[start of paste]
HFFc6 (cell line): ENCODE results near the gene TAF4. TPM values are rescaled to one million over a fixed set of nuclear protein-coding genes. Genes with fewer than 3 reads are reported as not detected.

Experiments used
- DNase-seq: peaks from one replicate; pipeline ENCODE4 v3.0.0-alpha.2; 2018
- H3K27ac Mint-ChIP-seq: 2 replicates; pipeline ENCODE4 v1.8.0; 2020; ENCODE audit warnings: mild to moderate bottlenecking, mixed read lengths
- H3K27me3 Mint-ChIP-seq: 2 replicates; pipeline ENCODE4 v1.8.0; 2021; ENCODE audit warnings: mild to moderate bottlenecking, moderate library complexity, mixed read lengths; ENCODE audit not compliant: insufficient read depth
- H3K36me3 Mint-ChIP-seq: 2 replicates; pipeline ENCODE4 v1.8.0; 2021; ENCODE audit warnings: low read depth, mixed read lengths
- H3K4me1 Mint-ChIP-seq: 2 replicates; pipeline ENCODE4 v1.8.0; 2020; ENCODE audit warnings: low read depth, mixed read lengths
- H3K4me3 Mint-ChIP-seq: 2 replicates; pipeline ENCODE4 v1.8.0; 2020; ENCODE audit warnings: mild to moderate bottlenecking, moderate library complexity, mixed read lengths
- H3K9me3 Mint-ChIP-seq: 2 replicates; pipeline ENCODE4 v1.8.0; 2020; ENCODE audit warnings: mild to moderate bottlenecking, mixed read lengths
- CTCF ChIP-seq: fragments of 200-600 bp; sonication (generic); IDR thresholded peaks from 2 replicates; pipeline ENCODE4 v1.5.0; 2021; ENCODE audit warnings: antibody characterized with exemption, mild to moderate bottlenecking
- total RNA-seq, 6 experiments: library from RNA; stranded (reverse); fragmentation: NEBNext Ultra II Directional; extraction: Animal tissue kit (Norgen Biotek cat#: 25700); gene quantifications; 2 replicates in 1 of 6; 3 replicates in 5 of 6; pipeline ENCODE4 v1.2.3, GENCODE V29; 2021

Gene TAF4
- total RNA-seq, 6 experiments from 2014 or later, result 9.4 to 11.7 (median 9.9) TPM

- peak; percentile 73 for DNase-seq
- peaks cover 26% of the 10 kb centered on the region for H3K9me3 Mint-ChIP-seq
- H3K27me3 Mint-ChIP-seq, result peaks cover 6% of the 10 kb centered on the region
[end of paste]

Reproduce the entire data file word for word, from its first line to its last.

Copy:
HFFc6 (cell line): ENCODE results near the gene TAF4. TPM values are rescaled to one million over a fixed set of nuclear protein-coding genes. Genes with fewer than 3 reads are reported as not detected.

Experiments used
- DNase-seq: peaks from one replicate; pipeline ENCODE4 v3.0.0-alpha.2; 2018
- H3K27ac Mint-ChIP-seq: 2 replicates; pipeline ENCODE4 v1.8.0; 2020; ENCODE audit warnings: mild to moderate bottlenecking, mixed read lengths
- H3K27me3 Mint-ChIP-seq: 2 replicates; pipeline ENCODE4 v1.8.0; 2021; ENCODE audit warnings: mild to moderate bottlenecking, moderate library complexity, mixed read lengths; ENCODE audit not compliant: insufficient read depth
- H3K36me3 Mint-ChIP-seq: 2 replicates; pipeline ENCODE4 v1.8.0; 2021; ENCODE audit warnings: low read depth, mixed read lengths
- H3K4me1 Mint-ChIP-seq: 2 replicates; pipeline ENCODE4 v1.8.0; 2020; ENCODE audit warnings: low read depth, mixed read lengths
- H3K4me3 Mint-ChIP-seq: 2 replicates; pipeline ENCODE4 v1.8.0; 2020; ENCODE audit warnings: mild to moderate bottlenecking, moderate library complexity, mixed read lengths
- H3K9me3 Mint-ChIP-seq: 2 replicates; pipeline ENCODE4 v1.8.0; 2020; ENCODE audit warnings: mild to moderate bottlenecking, mixed read lengths
- CTCF ChIP-seq: fragments of 200-600 bp; sonication (generic); IDR thresholded peaks from 2 replicates; pipeline ENCODE4 v1.5.0; 2021; ENCODE audit warnings: antibody characterized with exemption, mild to moderate bottlenecking
- total RNA-seq, 6 experiments: library from RNA; stranded (reverse); fragmentation: NEBNext Ultra II Directional; extraction: Animal tissue kit (Norgen Biotek cat#: 25700); gene quantifications; 2 replicates in 1 of 6; 3 replicates in 5 of 6; pipeline ENCODE4 v1.2.3, GENCODE V29; 2021

Gene TAF4
- total RNA-seq, 6 experiments from 2014 or later, result 9.4 to 11.7 (median 9.9) TPM

- peak; percentile 73 for DNase-seq
- peaks cover 26% of the 10 kb centered on the region for H3K9me3 Mint-ChIP-seq
- H3K27me3 Mint-ChIP-seq, result peaks cover 6% of the 10 kb centered on the region